Hemingway and His Cats

When nine lives aren’t long enough for love

Deborah Barchi
Apr 17 · 2 min read
Image by Averette via Wikimedia.org

I just finished watching the three part Ken Burns special about the life and loves of Hemingway. We learned quite a bit about the wives, but not that much about the dozens of cats with whom Hemingway was totally enamored.

In one photograph from the program, we see a cat atop Hemingway’s desk, obviously insistent on being the center of the notoriously cranky writer’s attention. I doubt very much if Hemingway would have been half as tolerant if Hadley, Pauline, Martha, or Mary had made so bold as to interrupt him while he was writing.

Although in the course of his lifetime Hemingway could boast of having four wives under his belt (pun very much intended), I think he respected his cats more.

“One cat leads to another”, lamented Hemingway facetiously in a letter to his first wife, Hadley. Was he perhaps mistaking his cats for his wives?

“A Cat has absolute emotional honesty”, wrote Hemingway. “… human beings, for one reason or another, may hide their feelings, but a cat does not.”

This strikes me as a completely correct assessment. Having been in the company of cats for most of my life, I can honestly write that none of them ever chose to flatter me.

Unless, of course, they thought it might get them a few extra tuna treats.

Descendants of Hemingway’s beloved cats may be found to this day, lounging and lording it around the grounds of Hemingway’s former home in Key West. Many of these cats are polydactyl, which only adds to their insouciant charm.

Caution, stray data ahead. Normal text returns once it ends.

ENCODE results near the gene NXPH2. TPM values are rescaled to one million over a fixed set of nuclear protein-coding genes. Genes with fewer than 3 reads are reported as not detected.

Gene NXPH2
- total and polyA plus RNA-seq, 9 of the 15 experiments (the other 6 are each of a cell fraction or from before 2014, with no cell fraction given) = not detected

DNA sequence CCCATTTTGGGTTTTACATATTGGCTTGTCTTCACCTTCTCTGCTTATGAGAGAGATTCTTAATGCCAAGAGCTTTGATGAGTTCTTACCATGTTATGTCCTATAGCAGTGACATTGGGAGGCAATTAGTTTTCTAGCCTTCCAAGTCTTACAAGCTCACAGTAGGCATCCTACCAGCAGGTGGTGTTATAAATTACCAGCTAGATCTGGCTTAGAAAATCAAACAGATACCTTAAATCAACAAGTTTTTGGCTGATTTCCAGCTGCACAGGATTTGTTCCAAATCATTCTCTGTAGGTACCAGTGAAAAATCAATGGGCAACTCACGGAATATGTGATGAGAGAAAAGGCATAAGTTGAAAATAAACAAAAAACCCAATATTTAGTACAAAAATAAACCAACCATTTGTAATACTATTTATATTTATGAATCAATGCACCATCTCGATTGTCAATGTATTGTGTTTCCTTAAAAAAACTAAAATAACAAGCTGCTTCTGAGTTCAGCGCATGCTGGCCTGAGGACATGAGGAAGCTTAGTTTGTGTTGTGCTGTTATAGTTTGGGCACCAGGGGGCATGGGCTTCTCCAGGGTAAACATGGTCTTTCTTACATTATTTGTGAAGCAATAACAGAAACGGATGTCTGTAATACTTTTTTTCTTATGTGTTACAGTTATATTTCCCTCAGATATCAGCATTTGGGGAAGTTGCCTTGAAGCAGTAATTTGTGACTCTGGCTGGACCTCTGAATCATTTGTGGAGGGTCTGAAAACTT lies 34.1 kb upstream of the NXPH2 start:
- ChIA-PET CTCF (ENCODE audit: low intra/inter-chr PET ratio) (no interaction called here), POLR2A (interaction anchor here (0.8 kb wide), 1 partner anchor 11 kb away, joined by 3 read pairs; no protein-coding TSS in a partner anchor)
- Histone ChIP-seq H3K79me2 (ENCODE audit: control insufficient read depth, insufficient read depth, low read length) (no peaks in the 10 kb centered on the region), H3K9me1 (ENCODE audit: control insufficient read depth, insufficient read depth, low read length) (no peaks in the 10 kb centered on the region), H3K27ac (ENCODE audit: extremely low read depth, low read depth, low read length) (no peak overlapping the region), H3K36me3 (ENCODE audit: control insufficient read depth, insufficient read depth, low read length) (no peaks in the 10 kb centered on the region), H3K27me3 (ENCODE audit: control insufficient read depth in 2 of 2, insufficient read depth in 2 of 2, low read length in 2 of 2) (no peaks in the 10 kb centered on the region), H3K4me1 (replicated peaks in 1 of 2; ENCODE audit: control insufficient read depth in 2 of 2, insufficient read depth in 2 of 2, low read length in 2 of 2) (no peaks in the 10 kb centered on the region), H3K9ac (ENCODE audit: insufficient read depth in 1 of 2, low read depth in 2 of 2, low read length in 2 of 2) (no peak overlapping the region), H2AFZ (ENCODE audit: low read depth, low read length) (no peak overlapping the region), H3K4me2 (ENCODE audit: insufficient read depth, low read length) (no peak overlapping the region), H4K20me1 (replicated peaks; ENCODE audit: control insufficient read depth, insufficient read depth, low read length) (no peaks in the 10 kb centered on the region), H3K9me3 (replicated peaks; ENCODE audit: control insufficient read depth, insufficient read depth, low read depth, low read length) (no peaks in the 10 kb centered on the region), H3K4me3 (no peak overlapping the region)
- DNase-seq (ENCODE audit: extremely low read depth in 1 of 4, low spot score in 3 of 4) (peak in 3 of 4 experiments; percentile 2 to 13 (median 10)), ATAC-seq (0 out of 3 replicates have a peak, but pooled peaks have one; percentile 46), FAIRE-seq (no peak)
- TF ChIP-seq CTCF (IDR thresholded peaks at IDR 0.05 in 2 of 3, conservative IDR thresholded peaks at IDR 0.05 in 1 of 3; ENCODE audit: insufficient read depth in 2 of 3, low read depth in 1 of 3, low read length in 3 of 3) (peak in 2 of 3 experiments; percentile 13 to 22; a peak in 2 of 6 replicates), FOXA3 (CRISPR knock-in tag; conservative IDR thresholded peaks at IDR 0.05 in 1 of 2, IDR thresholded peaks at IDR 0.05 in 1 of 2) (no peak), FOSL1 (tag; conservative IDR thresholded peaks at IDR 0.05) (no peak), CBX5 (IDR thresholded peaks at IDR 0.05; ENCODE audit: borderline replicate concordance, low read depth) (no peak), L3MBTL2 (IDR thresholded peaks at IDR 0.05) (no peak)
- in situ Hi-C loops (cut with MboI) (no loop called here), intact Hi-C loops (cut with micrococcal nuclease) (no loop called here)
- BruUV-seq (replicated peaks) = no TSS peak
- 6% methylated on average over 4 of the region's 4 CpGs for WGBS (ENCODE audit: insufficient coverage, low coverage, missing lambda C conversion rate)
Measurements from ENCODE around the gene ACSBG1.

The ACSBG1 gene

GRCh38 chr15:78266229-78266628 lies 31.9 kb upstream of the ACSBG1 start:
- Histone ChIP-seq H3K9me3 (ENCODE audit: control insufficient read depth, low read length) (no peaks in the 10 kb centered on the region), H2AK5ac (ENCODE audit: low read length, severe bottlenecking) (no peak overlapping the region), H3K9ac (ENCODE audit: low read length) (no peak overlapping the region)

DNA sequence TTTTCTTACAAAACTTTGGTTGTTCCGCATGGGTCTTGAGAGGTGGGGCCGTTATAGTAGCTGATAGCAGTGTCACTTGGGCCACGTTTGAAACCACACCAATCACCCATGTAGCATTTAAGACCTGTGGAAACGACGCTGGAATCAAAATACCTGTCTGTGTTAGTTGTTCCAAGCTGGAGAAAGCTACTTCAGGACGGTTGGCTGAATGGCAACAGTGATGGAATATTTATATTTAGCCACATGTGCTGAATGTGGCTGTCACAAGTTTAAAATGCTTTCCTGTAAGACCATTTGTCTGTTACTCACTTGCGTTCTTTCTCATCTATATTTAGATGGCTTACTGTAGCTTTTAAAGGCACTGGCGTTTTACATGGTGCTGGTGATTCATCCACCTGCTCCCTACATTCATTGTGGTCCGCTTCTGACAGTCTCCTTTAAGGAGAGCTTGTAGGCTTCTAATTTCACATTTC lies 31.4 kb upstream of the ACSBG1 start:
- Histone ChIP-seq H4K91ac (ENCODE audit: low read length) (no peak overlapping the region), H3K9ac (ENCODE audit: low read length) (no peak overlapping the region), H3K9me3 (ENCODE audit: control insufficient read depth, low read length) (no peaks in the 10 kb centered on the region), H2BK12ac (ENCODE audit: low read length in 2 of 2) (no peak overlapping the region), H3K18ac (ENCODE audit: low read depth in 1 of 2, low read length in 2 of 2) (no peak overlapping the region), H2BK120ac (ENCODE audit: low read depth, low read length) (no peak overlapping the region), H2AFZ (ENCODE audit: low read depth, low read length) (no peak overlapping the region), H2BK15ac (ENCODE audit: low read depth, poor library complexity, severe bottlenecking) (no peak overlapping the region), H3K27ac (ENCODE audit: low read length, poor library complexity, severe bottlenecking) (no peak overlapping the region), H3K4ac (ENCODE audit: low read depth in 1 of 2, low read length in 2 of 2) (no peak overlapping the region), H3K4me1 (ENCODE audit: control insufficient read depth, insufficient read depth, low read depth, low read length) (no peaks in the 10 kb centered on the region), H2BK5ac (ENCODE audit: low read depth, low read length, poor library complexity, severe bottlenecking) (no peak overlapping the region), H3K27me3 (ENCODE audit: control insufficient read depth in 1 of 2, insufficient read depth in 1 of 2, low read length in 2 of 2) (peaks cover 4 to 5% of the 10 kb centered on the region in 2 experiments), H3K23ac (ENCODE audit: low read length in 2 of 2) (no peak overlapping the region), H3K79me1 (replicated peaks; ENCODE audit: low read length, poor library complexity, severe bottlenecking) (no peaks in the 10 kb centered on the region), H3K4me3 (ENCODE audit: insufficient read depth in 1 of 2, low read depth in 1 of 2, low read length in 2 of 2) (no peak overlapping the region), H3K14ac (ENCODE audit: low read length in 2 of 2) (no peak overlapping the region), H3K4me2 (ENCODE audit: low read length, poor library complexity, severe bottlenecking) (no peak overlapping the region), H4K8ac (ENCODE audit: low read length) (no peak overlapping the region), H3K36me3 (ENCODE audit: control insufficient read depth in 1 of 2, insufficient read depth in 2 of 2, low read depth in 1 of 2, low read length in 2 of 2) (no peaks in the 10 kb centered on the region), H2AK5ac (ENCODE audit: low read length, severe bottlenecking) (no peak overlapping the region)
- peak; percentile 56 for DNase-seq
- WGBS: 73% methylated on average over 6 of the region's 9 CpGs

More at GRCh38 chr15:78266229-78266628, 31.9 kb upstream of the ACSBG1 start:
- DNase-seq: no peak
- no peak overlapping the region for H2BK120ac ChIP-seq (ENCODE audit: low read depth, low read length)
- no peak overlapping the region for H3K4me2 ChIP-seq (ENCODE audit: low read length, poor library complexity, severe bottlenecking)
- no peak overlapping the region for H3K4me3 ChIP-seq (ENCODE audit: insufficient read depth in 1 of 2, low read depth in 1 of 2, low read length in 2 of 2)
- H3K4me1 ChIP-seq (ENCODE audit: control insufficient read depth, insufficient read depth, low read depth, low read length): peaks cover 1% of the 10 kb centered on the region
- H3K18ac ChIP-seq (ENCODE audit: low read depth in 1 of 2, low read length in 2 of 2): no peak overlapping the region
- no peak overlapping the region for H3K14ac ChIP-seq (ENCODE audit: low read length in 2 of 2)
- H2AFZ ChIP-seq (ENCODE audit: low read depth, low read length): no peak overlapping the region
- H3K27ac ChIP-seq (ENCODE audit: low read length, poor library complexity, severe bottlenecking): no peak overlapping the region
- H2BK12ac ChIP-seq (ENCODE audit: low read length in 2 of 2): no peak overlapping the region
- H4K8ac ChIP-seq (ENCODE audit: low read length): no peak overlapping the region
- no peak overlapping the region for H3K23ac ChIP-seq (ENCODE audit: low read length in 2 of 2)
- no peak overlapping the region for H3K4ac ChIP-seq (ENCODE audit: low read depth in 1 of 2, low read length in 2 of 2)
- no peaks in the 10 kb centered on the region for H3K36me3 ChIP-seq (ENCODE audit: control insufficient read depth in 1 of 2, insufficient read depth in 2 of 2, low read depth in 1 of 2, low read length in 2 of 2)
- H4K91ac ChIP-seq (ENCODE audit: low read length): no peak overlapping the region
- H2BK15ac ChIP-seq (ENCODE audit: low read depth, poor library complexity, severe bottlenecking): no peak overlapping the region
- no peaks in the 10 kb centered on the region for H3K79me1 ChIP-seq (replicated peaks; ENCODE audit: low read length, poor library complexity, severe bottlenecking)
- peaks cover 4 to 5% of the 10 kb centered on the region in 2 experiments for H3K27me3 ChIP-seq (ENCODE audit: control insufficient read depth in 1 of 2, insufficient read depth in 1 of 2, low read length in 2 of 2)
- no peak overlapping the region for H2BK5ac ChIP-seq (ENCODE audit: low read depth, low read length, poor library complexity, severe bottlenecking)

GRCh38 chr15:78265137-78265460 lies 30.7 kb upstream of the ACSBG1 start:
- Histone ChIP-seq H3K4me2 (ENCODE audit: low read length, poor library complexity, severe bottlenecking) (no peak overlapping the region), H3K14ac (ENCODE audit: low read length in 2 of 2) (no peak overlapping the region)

Although wives and lovers passed stormily through Hemingway's life, he stuck unwaveringly to his cats. With typical feline mentality, they were neither in awe of him, nor in love with him.

They liked being petted and pampered of course. But unlike the wives, they felt perfectly comfortable with saying to the besotted man, “That’s enough, Papa”, and stalking away.

Tails held high, dainty feet barely touching the ground.

“One cat leads to another”, lamented Hemingway facetiously in a letter to his first wife, Hadley. Was he perhaps mistaking his cats for his wives?

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Deborah Barchi

Written by

Deborah Barchi has recently retired from her career as a librarian and now has time to read, explore nature, and write poetry and essays. 824drb@gmail.com

The Haven

The Haven

A Place to Be Funny Without Being a Jerk

Deborah Barchi

Written by

Deborah Barchi has recently retired from her career as a librarian and now has time to read, explore nature, and write poetry and essays. 824drb@gmail.com

The Haven

The Haven

A Place to Be Funny Without Being a Jerk

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